I work with a variety of clients from my large builders such as Masterton Homes to smaller boutique builders as well as individual clients. To win an award is recognition of your work from your piers, and it encourages you that you’re continuing to offer the best of new design options to your clients.
I have been fortunate for a few homes I’ve worked on to win major building and design awards. The latest was for this year’s Master Builders awards where two of my homes won in their price and design categories.
The builder, Buildcraft Constructions, also arranged for the owners to be at the awards ceremony. To see their excited reactions on the night was quite emotional. That’s a wonderful and very humbling experience when you can see the huge impact our homes have on how we feel.
You are a regular on channel 10s lifestyle show ‘The Living Room’ as the expert interior designer – how has the move into television been for you? What do you love most about this new role?
I was asked to join The Living Room last year for a one off design challenge with host and builder, Barry Du Bois. Luckily for me we hit it off right away and this turned into a regular design spot this year. The show is growing from strength to strength with a great following and we have just started preparing for season 3, which we will begin filming shortly.
My role on the show is quite different to what I do with my business Treble Studios. The time frames are crazy, and we have to turn rooms around in a couple of days with repurposed pieces and new colour schemes and finishes. Luckily we have an amazing production team and the `challenges’ against Baz means you really have to pull new ideas out of the hat each time. We both tend to be competitive and with years of building and interior design experience himself, he really keeps me on my toes.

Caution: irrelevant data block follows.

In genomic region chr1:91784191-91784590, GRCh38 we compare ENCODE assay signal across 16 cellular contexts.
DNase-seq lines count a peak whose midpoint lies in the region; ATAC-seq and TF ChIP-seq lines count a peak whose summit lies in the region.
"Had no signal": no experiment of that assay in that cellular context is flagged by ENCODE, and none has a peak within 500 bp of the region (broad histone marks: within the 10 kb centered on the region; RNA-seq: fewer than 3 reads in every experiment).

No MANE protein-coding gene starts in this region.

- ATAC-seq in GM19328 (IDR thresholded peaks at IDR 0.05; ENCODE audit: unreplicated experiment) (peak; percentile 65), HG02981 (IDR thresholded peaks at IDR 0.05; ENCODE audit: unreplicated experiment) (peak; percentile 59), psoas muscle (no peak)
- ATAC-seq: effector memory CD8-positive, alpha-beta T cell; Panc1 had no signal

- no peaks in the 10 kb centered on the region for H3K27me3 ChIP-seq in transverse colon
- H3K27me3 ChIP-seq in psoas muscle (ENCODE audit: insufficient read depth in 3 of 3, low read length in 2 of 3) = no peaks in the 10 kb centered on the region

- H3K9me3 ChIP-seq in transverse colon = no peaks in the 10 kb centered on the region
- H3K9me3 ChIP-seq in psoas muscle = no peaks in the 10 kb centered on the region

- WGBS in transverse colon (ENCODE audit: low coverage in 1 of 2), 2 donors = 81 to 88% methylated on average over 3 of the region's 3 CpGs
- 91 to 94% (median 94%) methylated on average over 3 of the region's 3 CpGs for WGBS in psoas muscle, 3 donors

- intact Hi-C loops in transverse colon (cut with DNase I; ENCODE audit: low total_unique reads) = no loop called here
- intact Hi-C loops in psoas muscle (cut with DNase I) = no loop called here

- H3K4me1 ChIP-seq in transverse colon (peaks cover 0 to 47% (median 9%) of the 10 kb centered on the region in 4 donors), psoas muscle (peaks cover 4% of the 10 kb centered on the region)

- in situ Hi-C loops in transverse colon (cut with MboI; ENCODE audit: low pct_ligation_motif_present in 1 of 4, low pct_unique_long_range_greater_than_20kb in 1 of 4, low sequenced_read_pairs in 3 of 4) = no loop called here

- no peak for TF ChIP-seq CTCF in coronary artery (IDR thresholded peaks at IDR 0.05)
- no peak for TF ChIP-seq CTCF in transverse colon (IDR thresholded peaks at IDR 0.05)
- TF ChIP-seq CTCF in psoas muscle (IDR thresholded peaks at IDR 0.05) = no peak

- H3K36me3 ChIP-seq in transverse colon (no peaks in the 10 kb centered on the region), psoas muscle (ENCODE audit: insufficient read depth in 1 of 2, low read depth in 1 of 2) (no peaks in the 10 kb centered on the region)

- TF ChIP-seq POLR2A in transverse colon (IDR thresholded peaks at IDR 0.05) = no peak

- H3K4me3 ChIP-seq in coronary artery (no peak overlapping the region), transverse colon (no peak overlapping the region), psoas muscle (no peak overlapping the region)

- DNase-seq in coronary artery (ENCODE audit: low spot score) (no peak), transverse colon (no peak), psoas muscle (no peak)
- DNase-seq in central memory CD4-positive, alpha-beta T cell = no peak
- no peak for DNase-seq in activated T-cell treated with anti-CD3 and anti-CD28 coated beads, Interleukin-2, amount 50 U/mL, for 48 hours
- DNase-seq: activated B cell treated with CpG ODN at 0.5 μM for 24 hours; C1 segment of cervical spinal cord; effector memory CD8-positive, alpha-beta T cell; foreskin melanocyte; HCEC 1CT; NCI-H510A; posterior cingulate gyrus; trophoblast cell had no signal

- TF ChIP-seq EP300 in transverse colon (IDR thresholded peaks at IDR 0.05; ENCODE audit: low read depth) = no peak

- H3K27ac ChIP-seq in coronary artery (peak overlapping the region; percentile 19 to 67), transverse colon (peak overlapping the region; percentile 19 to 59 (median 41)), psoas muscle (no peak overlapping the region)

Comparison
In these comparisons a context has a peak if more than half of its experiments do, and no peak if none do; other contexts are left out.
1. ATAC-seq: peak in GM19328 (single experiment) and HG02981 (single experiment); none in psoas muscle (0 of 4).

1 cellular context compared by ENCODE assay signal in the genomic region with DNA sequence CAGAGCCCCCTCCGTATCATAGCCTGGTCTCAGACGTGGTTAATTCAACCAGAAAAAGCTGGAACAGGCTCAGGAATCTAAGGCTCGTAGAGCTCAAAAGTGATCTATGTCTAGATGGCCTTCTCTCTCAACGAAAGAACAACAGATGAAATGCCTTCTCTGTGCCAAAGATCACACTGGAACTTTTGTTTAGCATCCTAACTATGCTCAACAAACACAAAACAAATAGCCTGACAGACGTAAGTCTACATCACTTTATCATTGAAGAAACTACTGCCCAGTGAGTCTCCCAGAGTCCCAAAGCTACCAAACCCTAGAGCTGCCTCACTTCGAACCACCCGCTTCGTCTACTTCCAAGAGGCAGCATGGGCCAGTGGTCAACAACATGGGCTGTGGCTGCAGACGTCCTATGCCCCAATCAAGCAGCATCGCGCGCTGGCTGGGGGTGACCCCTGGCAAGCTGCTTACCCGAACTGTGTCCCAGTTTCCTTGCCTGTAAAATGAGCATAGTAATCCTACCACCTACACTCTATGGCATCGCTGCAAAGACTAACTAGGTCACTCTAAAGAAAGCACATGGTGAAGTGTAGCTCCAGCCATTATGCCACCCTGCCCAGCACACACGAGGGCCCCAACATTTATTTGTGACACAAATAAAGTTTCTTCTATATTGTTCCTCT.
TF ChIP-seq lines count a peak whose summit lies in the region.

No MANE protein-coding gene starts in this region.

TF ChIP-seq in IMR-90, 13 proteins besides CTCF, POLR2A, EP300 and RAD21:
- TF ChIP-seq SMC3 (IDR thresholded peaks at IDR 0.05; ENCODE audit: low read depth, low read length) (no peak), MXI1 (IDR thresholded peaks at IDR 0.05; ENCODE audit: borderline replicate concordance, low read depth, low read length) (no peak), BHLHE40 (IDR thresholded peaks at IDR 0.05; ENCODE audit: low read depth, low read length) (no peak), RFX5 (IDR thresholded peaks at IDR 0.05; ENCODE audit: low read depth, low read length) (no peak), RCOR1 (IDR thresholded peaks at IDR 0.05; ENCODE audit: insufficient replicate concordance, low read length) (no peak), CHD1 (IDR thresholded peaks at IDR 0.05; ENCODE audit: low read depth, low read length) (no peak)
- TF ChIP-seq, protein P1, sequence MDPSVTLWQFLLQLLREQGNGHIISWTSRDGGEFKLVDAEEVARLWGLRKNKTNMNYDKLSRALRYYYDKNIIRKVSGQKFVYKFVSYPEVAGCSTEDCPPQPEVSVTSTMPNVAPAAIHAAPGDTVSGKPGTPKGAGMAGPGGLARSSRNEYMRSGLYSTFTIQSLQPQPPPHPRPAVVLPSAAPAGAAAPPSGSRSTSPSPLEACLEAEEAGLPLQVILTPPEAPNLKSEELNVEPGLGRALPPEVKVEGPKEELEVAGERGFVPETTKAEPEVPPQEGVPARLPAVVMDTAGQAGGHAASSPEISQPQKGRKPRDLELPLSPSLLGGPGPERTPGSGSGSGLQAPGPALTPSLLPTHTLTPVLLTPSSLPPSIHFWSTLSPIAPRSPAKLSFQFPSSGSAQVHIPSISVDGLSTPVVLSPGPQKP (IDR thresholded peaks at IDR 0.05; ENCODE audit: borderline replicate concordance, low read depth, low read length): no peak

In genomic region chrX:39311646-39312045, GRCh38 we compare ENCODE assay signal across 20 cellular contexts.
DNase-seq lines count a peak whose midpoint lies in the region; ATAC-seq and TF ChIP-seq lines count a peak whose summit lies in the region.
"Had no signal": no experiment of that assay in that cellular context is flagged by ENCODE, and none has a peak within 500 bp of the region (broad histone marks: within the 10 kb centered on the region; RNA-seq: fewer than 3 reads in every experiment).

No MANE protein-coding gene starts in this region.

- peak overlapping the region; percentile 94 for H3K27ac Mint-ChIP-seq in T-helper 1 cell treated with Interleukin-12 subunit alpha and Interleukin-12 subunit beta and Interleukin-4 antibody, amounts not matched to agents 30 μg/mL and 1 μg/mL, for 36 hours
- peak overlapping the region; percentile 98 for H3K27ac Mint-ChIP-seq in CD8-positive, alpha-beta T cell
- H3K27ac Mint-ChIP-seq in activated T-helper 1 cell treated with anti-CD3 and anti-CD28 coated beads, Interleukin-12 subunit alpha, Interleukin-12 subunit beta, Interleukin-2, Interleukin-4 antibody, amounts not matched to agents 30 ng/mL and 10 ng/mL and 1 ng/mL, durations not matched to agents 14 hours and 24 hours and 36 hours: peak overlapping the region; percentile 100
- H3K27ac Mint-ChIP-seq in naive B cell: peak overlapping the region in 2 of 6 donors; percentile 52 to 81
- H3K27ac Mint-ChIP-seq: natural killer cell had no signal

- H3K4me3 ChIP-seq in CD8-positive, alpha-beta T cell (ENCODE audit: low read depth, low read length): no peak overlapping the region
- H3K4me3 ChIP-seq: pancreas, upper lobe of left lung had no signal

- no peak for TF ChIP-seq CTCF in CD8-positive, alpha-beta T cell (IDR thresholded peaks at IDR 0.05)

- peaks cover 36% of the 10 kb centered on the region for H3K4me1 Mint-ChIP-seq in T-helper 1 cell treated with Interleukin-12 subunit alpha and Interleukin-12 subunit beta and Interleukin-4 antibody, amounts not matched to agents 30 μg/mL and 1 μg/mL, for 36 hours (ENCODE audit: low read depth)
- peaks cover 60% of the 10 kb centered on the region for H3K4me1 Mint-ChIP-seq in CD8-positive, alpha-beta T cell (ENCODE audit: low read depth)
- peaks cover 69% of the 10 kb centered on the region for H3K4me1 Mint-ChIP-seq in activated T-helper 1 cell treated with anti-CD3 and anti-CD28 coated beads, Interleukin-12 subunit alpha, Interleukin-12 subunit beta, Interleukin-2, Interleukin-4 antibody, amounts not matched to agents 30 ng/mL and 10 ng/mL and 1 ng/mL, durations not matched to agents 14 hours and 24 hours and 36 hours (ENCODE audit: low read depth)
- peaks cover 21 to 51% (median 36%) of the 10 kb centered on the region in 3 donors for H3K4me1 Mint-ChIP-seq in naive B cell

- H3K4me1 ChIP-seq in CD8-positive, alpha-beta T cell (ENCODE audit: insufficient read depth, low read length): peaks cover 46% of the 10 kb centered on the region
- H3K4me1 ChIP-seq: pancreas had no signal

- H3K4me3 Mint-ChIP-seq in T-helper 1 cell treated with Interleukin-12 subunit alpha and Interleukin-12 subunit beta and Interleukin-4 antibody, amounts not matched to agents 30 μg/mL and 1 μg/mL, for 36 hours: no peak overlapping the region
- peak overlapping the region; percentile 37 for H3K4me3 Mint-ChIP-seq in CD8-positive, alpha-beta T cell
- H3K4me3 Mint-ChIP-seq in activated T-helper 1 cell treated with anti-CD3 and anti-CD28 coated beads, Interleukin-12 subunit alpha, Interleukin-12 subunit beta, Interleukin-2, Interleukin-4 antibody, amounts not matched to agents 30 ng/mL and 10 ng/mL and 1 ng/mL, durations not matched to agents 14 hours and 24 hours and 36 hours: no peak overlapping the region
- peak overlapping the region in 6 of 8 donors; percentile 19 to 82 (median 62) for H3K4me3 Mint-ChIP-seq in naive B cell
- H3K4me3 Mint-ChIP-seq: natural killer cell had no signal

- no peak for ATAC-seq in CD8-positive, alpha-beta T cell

It’s loads of work but lots of fun as well, and I think that comes across on screen. It’s part of the success of the show that you can see it’s all very real and not staged. We don’t know who wins until they tell us, and you can’t fake it when the home owner really loves your room and reacts with emotion.
I tend to push the colour palettes a lot in the show and use much stronger colours than I may otherwise suggest. But as they say it is TV, and sometimes you need to turn the volume up a little to make a dramatic statement or get your idea across.
What are some of your favourite colour palettes to work with? why?
I often joke with clients that purple and orange are my favourite colours and watch their faces as they absorb this. In my work I live in a world of neutrals, from whites to deeper tones of earthy browns, greys and limestone greens.
Being that I select fixed finishes, which are more often than not `big ticket items’ such as bricks, tiles, flooring and cabinetry, it’s always a better option to stay with neutrals where you can then add accents in other accessories and home decor items. These can then be easily and inexpensively changed.
You can always have orange cushions when placed on a tan sofa and timber floors. As for colour palettes I work with, this is vast and I work toward this with my clients. As we complete the exteriors of the home and then start selecting items such as flooring and tiles for the wet areas, the overall palette develops and starts to show itself.
This is my favorite part of my job as I not only have my own and my client’s opinions to consider, I also have the house itself which influences what finishes will work best for each location.